The Columbia River Inter-Tribal Fish Commission mourns the passing of our elder and former Chair Fidelia Andy, who represented the Yakama Nation at the CRITFC commission table from 2006 to 2010.
Fidelia Andy was a strong advocate for all the First Foods. She was driven by a commitment to traditional gathering and fishing, protecting tribal treaty rights to access these foods, and sharing with others the health benefits and cultural significance of the salmon, deer, roots, and berries.
In 2007, Andy became the first woman to serve as the CRITFC Chair, serving from July 2007 to June 2008. At her swearing in ceremony, Andy said, “My grandparents were Wishram. I grew up on the Columbia River. I witnessed The Dalles Dam and the other dams that followed. I fished the Columbia River in the 1980s. Both sides of my family were treaty signers of the 1855 Yakama Treaty, so I am here to protect and serve as my forefathers did before me.”
During her time as CRITFC Chair, Fidelia Andy represented her people and all four of the CRITFC member tribes with pride and dedication. As CRITFC Chair, she was one of the signatories of the ceremonial buckskin that entered the Yakama, Warm Springs, and Umatilla tribes, CRITFC, the Bonneville Power Administration, the US Army Corps of Engineers, and the US Bureau of Reclamation into the Columbia Basin Fish Accords. The Accords secured $900 million for salmon restoration projects throughout the Columbia River Basin and set the stage for an unprecedented effort by all four of the Columbia River treaty fishing tribes to carry out their goal of putting fish back in the rivers and protecting the waters where they live.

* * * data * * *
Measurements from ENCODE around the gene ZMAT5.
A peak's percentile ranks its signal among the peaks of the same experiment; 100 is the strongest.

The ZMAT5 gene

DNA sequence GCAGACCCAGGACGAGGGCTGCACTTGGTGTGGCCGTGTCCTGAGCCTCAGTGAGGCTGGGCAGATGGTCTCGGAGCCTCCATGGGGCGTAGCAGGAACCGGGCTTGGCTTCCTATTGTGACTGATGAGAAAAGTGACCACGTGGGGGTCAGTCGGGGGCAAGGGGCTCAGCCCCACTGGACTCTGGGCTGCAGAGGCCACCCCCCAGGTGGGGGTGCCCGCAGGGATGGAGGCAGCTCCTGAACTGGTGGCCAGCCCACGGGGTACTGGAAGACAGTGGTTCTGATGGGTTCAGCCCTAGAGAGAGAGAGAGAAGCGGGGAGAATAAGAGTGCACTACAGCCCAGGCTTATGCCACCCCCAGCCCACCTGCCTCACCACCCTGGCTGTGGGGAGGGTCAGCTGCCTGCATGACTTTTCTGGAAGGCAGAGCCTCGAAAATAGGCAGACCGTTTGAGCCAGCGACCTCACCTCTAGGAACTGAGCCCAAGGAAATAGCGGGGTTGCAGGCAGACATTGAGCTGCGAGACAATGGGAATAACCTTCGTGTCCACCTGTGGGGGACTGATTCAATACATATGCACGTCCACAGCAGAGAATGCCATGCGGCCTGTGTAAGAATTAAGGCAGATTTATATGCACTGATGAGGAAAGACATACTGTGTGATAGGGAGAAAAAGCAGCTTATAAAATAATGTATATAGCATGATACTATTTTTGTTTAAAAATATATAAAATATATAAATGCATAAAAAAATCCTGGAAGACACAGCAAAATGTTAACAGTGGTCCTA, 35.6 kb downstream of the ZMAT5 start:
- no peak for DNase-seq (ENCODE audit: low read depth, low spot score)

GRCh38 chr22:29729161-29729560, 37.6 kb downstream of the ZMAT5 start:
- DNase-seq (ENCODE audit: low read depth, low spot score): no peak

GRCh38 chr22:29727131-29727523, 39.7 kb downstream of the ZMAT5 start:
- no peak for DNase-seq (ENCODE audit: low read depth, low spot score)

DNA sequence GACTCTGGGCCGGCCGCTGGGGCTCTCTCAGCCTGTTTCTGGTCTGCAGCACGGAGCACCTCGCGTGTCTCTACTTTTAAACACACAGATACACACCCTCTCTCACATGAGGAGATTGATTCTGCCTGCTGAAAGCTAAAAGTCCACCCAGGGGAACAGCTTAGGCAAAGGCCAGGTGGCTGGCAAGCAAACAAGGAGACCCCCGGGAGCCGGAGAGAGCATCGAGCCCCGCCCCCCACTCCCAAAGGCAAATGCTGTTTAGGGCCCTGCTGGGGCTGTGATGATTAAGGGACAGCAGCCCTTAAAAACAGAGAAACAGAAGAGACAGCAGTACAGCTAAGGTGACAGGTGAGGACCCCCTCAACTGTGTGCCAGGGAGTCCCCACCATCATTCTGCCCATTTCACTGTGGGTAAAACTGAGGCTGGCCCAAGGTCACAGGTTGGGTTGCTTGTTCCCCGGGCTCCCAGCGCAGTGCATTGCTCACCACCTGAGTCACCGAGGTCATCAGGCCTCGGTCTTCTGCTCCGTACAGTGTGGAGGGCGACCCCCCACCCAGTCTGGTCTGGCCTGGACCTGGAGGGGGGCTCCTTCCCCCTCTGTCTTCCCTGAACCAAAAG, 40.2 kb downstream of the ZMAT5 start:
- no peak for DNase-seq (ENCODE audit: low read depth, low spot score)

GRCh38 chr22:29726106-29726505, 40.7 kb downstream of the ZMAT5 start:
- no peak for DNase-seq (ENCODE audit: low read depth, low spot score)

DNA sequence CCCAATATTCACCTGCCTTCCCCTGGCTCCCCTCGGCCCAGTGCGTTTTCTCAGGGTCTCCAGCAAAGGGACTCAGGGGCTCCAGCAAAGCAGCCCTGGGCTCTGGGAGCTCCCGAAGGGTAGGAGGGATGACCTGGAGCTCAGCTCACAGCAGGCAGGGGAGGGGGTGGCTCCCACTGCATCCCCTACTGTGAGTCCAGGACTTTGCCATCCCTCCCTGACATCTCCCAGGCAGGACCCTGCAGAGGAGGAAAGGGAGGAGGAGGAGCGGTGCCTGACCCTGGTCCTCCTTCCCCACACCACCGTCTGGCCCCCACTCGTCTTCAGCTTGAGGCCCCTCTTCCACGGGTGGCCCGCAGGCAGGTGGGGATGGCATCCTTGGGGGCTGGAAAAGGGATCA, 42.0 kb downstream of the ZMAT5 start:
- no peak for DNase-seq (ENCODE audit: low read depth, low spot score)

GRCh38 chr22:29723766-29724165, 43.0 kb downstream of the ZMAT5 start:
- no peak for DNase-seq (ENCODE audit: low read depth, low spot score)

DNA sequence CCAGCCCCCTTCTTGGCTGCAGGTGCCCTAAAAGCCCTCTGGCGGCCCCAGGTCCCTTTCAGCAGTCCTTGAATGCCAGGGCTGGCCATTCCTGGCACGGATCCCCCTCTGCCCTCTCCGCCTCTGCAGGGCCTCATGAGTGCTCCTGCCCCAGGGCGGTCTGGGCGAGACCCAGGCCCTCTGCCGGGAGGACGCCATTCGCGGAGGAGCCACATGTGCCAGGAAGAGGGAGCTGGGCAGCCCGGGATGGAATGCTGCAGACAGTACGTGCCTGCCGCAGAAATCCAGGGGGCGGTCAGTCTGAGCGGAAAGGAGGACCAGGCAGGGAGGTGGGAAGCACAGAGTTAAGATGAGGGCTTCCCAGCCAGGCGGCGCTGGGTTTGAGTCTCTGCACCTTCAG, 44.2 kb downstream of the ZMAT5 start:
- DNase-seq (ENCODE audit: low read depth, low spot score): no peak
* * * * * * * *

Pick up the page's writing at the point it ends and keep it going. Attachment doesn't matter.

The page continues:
Andy was comfortable speaking in formal settings like Tribal Councils and before US senators and representatives, but she also wasn’t afraid to get out onto the river. During one ride-along to see the tribal sea lion hazing efforts, Andy wasn’t content with just watching the work. She watched a technician firing cracker shells to scare away the sea lions and made him hand over his rifle so she could get an opportunity to fire some noisemaker shots herself.
Andy was a strong, traditional woman who was very involved with her family, her tribe and tribal government, and her people. She always spoke her mind and what was in her heart and freely offered her hand, advice, and prayers.
“Fidelia was a great example of dedication to salmon and her people,” said CRITFC’s Executive Director and fellow Yakama Nation citizen, Aja DeCoteau. “Her leadership in protecting and speaking on behalf of the First Foods is an example we can all learn from.”